METEI NATIONAL CHARACTER – 3

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Metei kanglupki Lamchat

The concept of “national character” was a subject of debate during 18th century Europe. Interest in national character developed among Enlightenment thinkers prior to the great national revolutions. Following the revolutions such as the French Revolution, national character acquired metaphysical status. Later on, it was generally agreed that each nation has its peculiar characteristics. But what constitutes national character and what are the factors in shaping national traits are still not very clear.

In general terms, description of national character ranges from stereotypes to a complex mixture of a series of traits. Each country constitutes a nation with a peculiar set of characteristics. Sometimes, the people of the neighbouring provinces and communities differ
sharply from each other.

For example, Hindu Punjabis differ sharply from the Sikhs, though they speak the same language and live next to each other. The Meiteis differ in certain traits from the Tangkhul
Nagas or the Thadou Kukis.

By the time of the French revolution, the idea of “national character” in France and Germany had been formed. But Britain, because of the nature of the United Kingdom and the Empire,
remained undeveloped in the idea of national character. It took another generation and by about 1,830 CE, the idea of an “English national character” began to evolve, still blurred sometimes by the “British identity”.

The British character differs from the Spanish or the Germans in that their character is generally portrayed (stereotyped) as a mixture of good qualities such as intelligence, fair play,
bravery, industriousness while they have their share of negative characters such as
chauvinism, rudeness and a sense of cultural superiority, and arrogance in speaking another’s
language.

The simpler view of national character is a series of mental and moral qualities in terms of virtues such as pride, courage, loyalty, and vices such as weakness, cruelty, frivolity etc. It is also recognised that women play an important role in moulding the character of a nation and how the changing condition of women would modify national characteristics.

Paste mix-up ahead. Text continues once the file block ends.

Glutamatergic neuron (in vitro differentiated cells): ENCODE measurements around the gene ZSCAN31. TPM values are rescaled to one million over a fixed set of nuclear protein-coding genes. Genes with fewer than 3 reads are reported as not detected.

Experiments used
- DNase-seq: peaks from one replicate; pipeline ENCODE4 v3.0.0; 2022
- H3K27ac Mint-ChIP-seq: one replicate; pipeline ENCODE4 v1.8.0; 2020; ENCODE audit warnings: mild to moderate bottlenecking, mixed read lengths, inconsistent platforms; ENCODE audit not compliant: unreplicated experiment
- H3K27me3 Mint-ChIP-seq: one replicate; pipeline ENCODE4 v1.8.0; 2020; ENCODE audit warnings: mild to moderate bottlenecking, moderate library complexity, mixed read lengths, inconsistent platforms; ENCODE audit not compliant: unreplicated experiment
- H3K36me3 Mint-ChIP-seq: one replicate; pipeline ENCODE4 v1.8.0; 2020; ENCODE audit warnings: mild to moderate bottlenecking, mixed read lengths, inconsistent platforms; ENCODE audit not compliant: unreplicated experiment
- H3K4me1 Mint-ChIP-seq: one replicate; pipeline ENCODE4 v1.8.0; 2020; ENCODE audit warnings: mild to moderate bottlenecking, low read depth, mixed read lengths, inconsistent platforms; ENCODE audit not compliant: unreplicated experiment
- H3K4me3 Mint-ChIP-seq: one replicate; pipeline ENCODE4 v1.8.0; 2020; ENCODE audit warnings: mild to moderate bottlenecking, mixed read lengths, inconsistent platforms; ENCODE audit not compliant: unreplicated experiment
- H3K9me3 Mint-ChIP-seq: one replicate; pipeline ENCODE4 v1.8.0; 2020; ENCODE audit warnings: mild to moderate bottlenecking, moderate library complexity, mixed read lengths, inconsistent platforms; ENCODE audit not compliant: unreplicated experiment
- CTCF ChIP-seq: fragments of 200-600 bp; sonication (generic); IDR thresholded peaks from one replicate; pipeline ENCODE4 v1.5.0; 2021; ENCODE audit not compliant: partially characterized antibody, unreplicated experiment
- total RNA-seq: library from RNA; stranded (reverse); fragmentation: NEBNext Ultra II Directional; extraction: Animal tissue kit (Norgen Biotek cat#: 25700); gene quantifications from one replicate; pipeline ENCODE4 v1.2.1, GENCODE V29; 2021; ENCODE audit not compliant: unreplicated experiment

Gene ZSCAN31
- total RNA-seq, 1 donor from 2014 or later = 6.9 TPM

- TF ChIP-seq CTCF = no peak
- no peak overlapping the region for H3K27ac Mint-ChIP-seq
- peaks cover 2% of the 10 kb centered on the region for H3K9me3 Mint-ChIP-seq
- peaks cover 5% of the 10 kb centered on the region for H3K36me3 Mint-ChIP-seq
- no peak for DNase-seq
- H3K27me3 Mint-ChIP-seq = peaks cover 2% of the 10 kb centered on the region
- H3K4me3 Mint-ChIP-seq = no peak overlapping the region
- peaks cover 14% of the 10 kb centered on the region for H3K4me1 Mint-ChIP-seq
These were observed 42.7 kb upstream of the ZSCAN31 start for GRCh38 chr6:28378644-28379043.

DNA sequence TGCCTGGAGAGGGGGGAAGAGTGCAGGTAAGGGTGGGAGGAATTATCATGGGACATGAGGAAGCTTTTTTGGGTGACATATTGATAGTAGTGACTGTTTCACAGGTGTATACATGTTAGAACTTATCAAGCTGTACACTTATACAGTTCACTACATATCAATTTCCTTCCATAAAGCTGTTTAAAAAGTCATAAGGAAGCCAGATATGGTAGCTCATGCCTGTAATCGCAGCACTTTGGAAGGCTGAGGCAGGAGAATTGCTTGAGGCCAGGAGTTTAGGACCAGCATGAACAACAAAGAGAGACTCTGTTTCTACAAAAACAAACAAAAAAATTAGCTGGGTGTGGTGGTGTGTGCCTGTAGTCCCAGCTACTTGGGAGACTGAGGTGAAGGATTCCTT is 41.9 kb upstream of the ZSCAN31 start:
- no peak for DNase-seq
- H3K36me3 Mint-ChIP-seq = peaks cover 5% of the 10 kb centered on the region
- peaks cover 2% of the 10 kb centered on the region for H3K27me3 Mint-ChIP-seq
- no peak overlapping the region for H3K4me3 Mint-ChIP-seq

It is noted that the qualities attributed to a nation are not found in every member of the
society. National character does not reflect mean personality trait levels. Nor does it point to a
political destiny.

In the rise and progress of Meitei national character, it is necessary to look if there is any distinctive spirit, character, ceremonies, laws, tastes, quirks, habits and foibles that distinguish them from other people. It is also important to observe how the Meiteis dress, eat, drink, work, play, shop, drive, flirt and fight, as well as their common personality traits, adaptive skills, discipline, disunity or unity.

Like every stripling of my days, I always decanted with pleasure by a relative peculiarity of a Meitei ideology – a manner of thinking, characteristic of the Meiteis. It was a fighting ideology on moderate provocations, which superseded any other character. This was an obsessive Meitei ideology in which I was very deeply immersed. It had its own virtues and vices, as all national characters have.

Is this identification? Is this part of true Meitei national character or a false representation? Is it simply grandiose Meitei narcissism? Can the Meitei nation have a coherent character?

In this bizarre parody, I allow myself to be a role playing model, in speculating on the nature of Meitei aggression with almost tautological concern. In Meitei anthology, this character is considered the most profound, from the several angles of the conditions of its existence and its symbolic capacities.

Having graduated from the rough and tumble fights of my school days, for which I was not cut out physically but through sheer Meitei narcissism, the fighting trait filtered through my university days, with paroxysmal scraps.

Looking back, the trait became prominent only when I was under the impression that I was either intimidated or my character was assassinated. This was not what my mind that was tabula rasa, a clean slate, at birth had acquired from experience. Nor was it an idea that was admitted to the brain through conditioning. It was an inherited trait.